Why was there a row over opening a liquor shop at Srinagar Airport?
The Airports Authority of India (AAI) floated tenders seeking bidders for a duty-paid liquor shop at Srinagar International Airport, which manages about 20 flights and 3,500 passengers daily. The move reportedly attracted 50 interested firms. But it also attracted vociferous protests, particularly as the airport is named after the 15th century Kashmiri Sufi saint, Sheikh Noor-ud-din-Noorani, also known as Sheikh-ul-Alam, a symbol of great piety.
The saint’s shrine, near Srinagar’s Hari Parbat Hill, is visited by numerous devotees. Angry protesters gathered holding placards that had the saint’s title along with the words, “Stop planning to sell liquor in my name.” Some protesters reportedly also felt the natural beauty of Kashmir was sufficient to boost tourism, and called for prohibition in the state, citing examples like Gujarat.
Did the separatists play a role?
The separatists have always opposed any move to set up liquor shops in the Valley, saying this goes against local culture. They also allege that the government deliberately tries to promote the consumption of alcohol to keep young people away from the “freedom struggle”.
So, are there currently any liquor shops in the Valley?
Four — all in Srinagar. There are bars in several hotels and golf course locations.
What does the law say?
Setting up liquor shops in Jammu & Kashmir is governed by the J&K Excise Act of 1958 and the Liquor Licence and Sale Rules of 1984. Individual or groups must acquire a licence from the excise department before setting up a liquor shop. The two most relevant licences are “off-licences” (for liquor shops) and bar licences (for bars inside a hotel). It is up to the excise department’s to grant or refuse a license.
Under the law, an individual can possess a maximum nine litres (or 12 bottles of 750 ml).
When can liquor licenses be refused?
A licence can only be given to a permanent resident of J&K. The excise department can refuse a licence for a liquor shop within 100 metres of an educational institution, hospital or religious place. Supreme Court guidelines on not having liquor shops within 500 m of a national highway apply; there can’t be a liquor shop on a state highway either. A licence can be refused if the applicant fails to get a No Objection Certificate (NOC) from the state administration; this can be refused if the administration feels that the liquor shop could disturb public order.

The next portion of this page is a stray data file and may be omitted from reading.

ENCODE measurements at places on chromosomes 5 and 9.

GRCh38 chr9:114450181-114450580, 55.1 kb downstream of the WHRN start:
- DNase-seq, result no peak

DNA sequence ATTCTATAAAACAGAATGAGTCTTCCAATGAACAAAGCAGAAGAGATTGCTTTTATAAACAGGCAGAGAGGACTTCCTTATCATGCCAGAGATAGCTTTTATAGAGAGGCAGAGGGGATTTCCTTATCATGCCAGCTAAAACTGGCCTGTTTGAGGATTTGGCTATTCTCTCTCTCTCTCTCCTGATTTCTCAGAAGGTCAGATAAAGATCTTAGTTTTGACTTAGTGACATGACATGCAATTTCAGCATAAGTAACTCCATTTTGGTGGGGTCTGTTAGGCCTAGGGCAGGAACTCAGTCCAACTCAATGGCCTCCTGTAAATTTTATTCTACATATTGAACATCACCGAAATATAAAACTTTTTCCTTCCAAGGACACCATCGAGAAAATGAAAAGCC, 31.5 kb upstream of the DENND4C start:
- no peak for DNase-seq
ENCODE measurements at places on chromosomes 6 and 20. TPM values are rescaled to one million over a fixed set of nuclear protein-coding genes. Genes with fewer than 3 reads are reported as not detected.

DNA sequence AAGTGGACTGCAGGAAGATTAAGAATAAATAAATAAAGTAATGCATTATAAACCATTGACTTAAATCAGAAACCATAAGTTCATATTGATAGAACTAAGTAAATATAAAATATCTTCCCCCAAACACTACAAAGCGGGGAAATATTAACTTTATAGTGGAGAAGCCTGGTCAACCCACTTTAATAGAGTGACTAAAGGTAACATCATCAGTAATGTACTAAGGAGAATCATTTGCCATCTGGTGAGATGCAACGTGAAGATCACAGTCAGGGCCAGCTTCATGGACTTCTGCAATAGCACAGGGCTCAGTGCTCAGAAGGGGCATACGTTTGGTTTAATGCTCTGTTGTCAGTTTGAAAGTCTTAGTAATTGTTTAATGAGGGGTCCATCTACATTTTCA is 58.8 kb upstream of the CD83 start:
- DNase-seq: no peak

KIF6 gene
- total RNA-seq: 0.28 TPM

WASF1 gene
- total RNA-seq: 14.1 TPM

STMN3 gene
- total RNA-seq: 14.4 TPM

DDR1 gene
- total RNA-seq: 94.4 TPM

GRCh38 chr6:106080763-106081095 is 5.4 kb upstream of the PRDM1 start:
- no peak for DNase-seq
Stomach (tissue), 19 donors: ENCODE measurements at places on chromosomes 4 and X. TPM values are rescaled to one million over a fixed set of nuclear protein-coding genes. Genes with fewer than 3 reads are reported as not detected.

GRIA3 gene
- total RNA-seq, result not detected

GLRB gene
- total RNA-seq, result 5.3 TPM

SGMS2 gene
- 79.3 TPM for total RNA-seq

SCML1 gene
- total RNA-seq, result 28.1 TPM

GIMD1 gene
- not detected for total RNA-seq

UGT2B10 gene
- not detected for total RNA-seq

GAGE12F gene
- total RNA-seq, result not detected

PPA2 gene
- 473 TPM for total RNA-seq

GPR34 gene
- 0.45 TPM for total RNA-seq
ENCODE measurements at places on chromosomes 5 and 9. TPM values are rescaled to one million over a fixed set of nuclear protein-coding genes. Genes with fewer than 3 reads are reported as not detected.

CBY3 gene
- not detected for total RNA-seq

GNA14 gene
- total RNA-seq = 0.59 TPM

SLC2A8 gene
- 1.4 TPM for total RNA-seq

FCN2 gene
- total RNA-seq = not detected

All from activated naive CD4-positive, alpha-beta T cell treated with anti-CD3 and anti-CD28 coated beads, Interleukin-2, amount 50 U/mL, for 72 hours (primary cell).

Did AAI apply for a licence?
Reportedly not. In that case, say officials, it should not have floated tenders.
If AAI applies now, would it get one?
Excise officials say they can’t issue any off-licences now because of a court direction. In 2011, when the J&K government sought applications for setting up liquor stores in the state, hundreds of people applied. The excise department drew lots, and 61 locations were selected through a computerised draw. However, there were allegations of foul play, and an applicant challenged the process. In the case Sandya Devi and Others vs State of J&K & Others, the J&K High Court stayed the issuance of fresh liquor shop licences.
How did the government react to the proposal to sell liquor at the airport?
Seeing that the proposal could trigger a controversy, the government stated there were no plans to set up a liquor shop at Srinagar Airport. In fact, the excise department wrote a letter to the AAI — which was made public — saying that no licence would be granted for an airport liquor shop, and asking them to stop the process.
What did the Airports Authority of India do then?
After the excise department snub, the AAI cancelled the tenders floated by it, citing “sentiments of the people”. In a statement, which noted heated public reactions on media and social media, the AAI said: “It is hoped that with this communication, all controversies will be placed at rest.”